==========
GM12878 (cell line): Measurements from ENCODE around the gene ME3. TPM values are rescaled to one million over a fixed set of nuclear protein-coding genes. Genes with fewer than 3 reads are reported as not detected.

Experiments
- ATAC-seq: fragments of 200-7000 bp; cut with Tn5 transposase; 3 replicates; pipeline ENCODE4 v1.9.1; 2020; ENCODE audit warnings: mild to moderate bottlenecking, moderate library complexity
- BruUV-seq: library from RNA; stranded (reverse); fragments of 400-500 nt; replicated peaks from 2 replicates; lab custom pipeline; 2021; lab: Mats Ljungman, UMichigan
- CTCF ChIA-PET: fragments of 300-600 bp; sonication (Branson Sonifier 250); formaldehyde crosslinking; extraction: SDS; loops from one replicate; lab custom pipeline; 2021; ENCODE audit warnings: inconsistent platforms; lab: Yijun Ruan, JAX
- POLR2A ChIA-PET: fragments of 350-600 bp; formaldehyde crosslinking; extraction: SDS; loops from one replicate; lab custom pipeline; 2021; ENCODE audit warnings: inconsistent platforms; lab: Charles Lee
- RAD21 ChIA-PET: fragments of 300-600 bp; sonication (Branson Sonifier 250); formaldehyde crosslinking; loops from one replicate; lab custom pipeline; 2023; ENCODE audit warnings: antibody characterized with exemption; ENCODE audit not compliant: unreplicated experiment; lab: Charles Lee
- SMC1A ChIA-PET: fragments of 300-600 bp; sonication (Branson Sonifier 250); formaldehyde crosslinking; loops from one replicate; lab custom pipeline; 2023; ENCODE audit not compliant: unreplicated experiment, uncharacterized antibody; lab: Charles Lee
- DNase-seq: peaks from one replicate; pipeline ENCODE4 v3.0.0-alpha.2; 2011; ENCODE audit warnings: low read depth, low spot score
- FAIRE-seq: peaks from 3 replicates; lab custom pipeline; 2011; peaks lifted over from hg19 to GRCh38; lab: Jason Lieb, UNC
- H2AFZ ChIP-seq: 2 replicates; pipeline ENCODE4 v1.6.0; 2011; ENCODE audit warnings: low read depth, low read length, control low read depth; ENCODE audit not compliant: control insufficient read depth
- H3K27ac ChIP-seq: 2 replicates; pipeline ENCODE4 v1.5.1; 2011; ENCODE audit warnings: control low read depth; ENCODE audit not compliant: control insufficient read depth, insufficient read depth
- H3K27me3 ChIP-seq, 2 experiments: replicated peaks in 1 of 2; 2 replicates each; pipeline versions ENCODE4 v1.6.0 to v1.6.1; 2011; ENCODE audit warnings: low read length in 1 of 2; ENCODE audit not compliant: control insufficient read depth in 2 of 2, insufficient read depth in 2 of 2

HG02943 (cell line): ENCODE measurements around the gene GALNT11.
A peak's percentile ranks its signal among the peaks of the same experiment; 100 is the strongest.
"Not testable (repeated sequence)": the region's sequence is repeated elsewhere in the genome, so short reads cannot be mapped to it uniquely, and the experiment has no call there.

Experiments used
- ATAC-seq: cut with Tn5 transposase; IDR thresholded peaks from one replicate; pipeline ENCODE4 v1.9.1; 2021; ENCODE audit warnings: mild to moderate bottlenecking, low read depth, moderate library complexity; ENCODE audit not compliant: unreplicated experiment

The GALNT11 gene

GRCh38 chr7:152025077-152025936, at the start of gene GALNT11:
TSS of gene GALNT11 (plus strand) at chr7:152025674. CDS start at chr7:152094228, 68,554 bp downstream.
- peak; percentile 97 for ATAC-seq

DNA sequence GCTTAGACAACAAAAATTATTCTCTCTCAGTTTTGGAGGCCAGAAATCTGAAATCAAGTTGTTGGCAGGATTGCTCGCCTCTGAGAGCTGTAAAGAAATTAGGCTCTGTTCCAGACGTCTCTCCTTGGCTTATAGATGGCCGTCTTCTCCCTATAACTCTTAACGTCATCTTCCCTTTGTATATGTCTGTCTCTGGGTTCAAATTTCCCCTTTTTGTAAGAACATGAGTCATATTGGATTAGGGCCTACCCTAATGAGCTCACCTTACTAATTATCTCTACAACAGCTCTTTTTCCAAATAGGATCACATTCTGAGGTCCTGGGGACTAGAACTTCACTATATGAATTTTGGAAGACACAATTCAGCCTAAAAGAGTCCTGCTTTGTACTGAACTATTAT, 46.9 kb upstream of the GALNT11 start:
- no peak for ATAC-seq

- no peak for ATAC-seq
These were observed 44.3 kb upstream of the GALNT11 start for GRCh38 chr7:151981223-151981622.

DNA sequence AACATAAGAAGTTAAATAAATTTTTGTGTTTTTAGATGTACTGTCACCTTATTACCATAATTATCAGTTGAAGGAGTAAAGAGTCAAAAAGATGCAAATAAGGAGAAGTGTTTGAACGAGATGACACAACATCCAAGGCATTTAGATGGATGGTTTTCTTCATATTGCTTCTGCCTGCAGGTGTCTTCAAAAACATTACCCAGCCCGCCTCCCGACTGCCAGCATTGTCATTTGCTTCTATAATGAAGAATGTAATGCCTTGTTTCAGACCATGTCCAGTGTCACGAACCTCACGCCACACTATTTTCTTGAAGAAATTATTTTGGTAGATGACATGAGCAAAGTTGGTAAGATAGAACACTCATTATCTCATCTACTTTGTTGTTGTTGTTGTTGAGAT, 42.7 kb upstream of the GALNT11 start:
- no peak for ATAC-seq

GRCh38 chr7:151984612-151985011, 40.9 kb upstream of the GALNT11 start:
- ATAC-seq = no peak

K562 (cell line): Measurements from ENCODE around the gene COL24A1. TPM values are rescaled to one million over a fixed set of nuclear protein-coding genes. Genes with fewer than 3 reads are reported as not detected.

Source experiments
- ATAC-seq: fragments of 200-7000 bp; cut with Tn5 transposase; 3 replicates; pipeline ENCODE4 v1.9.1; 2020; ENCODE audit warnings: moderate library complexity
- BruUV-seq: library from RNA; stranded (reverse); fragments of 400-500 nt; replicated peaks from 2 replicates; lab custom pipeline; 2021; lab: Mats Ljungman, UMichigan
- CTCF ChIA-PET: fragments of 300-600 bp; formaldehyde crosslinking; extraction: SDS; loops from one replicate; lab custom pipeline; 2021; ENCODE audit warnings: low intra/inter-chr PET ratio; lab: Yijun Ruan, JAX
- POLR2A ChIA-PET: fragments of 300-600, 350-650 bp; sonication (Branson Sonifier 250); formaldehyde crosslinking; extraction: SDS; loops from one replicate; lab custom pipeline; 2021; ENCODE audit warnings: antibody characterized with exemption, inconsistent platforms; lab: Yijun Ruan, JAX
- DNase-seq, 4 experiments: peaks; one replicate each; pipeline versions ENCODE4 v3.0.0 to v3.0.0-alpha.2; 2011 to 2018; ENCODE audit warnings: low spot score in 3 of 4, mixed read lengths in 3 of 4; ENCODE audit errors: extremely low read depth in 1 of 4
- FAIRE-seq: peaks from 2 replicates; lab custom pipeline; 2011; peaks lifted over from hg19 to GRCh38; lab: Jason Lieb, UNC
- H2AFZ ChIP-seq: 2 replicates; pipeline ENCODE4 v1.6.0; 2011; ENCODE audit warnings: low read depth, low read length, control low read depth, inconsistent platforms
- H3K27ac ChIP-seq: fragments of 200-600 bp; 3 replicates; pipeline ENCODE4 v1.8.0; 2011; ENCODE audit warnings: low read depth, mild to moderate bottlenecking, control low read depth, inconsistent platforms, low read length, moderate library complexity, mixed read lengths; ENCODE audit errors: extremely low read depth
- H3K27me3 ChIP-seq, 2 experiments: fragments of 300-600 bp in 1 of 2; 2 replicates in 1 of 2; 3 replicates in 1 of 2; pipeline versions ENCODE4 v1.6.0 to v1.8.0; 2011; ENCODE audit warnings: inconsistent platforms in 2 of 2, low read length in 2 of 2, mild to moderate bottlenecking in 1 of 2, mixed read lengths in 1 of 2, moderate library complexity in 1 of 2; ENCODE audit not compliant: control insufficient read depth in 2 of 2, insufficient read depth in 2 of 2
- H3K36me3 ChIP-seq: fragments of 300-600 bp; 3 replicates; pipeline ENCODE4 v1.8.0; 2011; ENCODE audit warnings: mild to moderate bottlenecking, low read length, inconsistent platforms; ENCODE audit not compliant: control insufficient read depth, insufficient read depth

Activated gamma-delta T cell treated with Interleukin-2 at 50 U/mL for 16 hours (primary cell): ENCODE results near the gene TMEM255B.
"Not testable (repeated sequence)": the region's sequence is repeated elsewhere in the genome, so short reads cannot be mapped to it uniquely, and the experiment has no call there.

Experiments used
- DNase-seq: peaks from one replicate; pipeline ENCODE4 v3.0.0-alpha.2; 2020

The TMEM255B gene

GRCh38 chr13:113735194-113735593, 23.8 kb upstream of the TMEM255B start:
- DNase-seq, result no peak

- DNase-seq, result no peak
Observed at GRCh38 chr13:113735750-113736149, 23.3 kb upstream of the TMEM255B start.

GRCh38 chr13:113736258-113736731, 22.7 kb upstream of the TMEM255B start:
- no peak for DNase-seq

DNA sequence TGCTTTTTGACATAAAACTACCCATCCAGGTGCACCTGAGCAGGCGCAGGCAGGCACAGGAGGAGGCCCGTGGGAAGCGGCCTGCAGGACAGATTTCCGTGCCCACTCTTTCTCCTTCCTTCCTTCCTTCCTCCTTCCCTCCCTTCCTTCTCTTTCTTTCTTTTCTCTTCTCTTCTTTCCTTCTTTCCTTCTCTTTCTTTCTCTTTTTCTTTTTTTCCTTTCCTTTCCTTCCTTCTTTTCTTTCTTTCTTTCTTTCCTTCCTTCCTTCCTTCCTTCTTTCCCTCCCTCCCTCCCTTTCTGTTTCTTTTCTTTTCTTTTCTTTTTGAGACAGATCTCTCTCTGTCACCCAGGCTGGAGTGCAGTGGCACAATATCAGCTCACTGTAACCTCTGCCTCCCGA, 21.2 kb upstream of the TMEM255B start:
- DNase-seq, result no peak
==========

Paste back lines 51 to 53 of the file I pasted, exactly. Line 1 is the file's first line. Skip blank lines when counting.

Observed at GRCh38 chr13:113735750-113736149, 23.3 kb upstream of the TMEM255B start.

GRCh38 chr13:113736258-113736731, 22.7 kb upstream of the TMEM255B start:
- no peak for DNase-seq